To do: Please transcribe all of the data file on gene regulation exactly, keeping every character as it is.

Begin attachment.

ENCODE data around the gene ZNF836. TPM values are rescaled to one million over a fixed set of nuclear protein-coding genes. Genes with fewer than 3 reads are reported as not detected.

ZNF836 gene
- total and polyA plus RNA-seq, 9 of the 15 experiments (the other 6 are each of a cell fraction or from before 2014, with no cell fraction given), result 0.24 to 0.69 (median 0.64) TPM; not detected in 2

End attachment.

ENCODE data around the gene ZNF836. TPM values are rescaled to one million over a fixed set of nuclear protein-coding genes. Genes with fewer than 3 reads are reported as not detected.

ZNF836 gene
- total and polyA plus RNA-seq, 9 of the 15 experiments (the other 6 are each of a cell fraction or from before 2014, with no cell fraction given), result 0.24 to 0.69 (median 0.64) TPM; not detected in 2